Joelle: ‘Erdedy — deal with him.’
‘It’s the drunk,’ Gately gets out.
Joelle’s looking up at presumably Ken E. ‘Go over and look high-income and respectable at him. Verbalize at him. Distract him while we get him inside before the real ones come.’
‘How am I supposed to explain all these prone figures draped over cars?’
‘For Christ’s sake Ken he’s not a mental titan — distract him with something shiny or something. Get your thumb out of your ass and move.’
Gately’s smile has reached his eyes. ‘You’re Madame on the FM, is how I knew you.’
Erdedy’s squeaky shoe and the obese guy’s radio and keys. ‘Who hold it? As in desist?’
‘Secyotty I said halt!’
Green and Lenz bending in, white breath all over and Green’s dripping nose the same copper smell as Lenz.
‘I knew I knew you,’ Gately says to Joelle, whose veil remains inscrutable.
‘If I could ask you to specify halt from what.’
‘Get his back up here first,’ Green tells Lenz.
‘Not crazy about all this blood,’ Lenz is saying.
Many hands slide under his back; the shoulder blooms with colorless fire. The sky looks so 3-D you could like dive in. The stars distend and sprout spikes. Joelle’s warm legs shift with her weight to keep pressure on the pad. The squishing sound Gately knows means the robe’s soaked through. He wants somebody to congratulate him for not having thrown up. You can tell some of the stars are nearer and some far, down there. What Gately’s always thought of as the Big Question Mark is really the Big Dipper.
‘I’m oddering desist until who’s in chahge that I can repot the sichation.’ The Security guy’s hammered, his name’s Sidney or Stanley and he wears his Security-hat and baton shopping in the Purity Supreme and always asks Gately how it’s hanging. His shoes’ uppers are blasted along the feet’s insides the way fat men that have to walk a lot’s are; his ex-ballplayer’s collops and big hanging gut are one of Gately’s great motivators for nightly situps. Gately turns his head to throw up a little on both Green and Joelle, who both ignore it.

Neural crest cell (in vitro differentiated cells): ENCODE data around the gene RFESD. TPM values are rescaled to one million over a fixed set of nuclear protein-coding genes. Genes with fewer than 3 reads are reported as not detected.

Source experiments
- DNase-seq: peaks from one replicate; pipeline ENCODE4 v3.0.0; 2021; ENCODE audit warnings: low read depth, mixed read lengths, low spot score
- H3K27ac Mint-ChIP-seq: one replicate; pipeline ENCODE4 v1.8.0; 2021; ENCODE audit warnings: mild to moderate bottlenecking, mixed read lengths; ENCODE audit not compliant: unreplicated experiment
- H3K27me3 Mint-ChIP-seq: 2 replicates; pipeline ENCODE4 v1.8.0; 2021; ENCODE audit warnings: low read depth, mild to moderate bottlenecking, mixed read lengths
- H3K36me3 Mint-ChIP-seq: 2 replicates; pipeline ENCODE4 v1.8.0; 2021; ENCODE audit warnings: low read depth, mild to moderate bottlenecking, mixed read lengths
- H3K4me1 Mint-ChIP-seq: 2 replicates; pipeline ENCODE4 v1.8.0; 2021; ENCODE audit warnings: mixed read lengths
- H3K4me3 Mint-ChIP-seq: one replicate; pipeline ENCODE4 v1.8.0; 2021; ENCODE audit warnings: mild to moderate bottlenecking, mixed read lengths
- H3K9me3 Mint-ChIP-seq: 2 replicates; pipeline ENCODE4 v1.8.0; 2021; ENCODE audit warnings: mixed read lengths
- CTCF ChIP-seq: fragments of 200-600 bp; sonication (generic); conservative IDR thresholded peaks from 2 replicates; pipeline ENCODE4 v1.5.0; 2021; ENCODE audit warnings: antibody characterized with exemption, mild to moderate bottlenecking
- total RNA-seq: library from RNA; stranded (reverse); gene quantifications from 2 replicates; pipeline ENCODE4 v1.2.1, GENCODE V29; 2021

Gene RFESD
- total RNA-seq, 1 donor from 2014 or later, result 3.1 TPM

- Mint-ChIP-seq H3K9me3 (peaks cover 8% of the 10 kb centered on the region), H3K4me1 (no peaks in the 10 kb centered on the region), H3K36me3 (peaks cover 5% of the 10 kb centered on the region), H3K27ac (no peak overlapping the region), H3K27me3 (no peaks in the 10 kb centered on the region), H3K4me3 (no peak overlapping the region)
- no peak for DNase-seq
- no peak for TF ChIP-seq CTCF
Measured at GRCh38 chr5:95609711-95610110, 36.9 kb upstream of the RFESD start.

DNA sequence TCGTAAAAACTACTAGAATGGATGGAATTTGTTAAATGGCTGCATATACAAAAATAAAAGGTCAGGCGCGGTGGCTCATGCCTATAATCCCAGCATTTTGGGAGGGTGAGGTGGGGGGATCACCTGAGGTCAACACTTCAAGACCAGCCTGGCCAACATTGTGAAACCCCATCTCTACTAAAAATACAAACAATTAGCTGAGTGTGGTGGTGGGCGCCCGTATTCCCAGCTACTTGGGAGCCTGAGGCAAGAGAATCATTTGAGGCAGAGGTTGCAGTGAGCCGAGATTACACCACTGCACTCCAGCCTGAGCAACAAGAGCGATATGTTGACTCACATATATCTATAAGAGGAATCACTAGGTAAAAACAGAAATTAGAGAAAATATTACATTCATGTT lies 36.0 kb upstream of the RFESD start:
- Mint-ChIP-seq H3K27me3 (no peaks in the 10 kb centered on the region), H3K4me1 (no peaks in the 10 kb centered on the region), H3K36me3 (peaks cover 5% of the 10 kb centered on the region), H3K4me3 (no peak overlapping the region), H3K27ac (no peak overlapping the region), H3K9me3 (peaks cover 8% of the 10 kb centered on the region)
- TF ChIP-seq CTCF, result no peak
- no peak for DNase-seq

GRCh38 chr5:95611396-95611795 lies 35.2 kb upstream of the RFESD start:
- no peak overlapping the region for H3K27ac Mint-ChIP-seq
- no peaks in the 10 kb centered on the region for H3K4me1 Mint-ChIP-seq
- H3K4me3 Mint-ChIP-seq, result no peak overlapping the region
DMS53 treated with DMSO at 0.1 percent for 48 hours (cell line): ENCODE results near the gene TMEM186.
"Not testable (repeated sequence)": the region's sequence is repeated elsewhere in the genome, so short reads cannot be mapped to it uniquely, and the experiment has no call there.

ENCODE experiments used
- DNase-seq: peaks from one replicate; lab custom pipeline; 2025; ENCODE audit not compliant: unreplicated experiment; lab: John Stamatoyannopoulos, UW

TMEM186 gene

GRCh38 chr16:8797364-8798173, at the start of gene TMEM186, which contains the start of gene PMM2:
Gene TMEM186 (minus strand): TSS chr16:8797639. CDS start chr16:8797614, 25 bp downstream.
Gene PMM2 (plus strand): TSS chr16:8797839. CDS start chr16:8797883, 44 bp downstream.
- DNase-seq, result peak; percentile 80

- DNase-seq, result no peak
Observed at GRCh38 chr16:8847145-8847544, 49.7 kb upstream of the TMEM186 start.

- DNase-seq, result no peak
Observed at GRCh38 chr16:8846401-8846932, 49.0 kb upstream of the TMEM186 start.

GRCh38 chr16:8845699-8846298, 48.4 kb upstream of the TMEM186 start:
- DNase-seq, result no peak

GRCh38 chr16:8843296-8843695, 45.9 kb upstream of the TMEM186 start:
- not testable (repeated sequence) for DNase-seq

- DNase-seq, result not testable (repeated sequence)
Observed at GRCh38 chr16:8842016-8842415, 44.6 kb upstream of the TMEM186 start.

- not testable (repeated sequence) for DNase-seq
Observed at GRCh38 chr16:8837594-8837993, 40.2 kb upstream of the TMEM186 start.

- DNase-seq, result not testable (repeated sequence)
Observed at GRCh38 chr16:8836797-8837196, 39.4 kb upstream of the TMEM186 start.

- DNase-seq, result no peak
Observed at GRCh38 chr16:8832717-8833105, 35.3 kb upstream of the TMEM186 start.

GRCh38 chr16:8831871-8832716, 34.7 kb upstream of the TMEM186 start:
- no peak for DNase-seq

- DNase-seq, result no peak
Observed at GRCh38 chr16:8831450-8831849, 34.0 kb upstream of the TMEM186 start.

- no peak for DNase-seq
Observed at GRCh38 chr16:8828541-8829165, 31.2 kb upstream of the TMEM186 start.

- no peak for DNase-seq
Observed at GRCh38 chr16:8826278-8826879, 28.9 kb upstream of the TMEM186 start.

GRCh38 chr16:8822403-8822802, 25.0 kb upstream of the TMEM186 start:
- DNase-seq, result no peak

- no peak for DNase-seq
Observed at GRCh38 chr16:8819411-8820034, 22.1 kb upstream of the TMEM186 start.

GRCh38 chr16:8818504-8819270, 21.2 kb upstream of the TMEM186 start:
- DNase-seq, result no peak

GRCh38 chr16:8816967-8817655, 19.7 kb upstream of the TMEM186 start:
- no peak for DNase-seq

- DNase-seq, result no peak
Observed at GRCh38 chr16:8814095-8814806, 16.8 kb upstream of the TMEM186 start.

‘Oh sorry. Oh shit I hate that.’
Joelle v.D. runs a hand down Gately’s wet arm that leaves a warm wake, the hand, and then gently squeezes as much of the wrist as she can get her hand around. ‘And Lo,’ she says softly.
‘Jesus his leg’s all bloody too.’
‘Boy do I know guys loved that show you did.’ A tiny bit more throwing up.
‘Now we’re going to lift him very gently and get the feet under.’
‘Here Green man get over here on the south why don’t you.’
‘I’m oddering the whole sitchation halt it right thaah whey aah.’
Lenz and Green’s shoes coming together and moving apart at either side of Gately, faces coming down in a fish-eye lens, lifting:
Year of the Depend Adult Undergarment: InterLace TelEntertainment, 932/1864 R.I.S.C. power-TPs w/ or w/o console, Pink2, post-Primestar D.S.S. dissemination, menus and icons, pixel-free InterNet Fax, tri- and quad-modems w/ adjustable baud, post-Web Dissemination-Grids, screens so high-def you might as well be there, cost-effective videophonic conferencing, internal Froxx CD-ROM, electronic couture, all-in-one consoles, Yushityu ceramic nanoprocessors, laser chromatography, Virtual-capable media-cards, fiber-optic pulse, digital encoding, killer apps; carpal neuralgia, phosphenic migraine, gluteal hyperadiposity, lumbar stressae. Half of all metro Bostonians now work at home via some digital link. 50% of all public education disseminated through accredited encoded pulses, absorbable at home on couches. Ms. Tawni Kondo’s immensely popular exercise program spontaneously disseminated daily in all three O.N.A.N. time zones at 0700h., a combination of low-impact aerobics, Canadian Air Force calisthenics, and what might be termed ‘cosmetic psychology’ — upwards of 60 million North Americans daily kicking and genuflecting with Tawni Kondo, a mass choreography somewhat similar to those compulsory A.M. tai chi slo-mo exercise assemblies in post-Mao China — except that the Chinese assemble publicly together. One-third of those 50% of metro Bostonians who still leave home to work could work at home if they wished. And (get this) 94% of all O.N.A.N.ite paid entertainment now absorbed at home: pulses, storage cartridges, digital displays, domestic decor — an entertainment-market of sofas and eyes.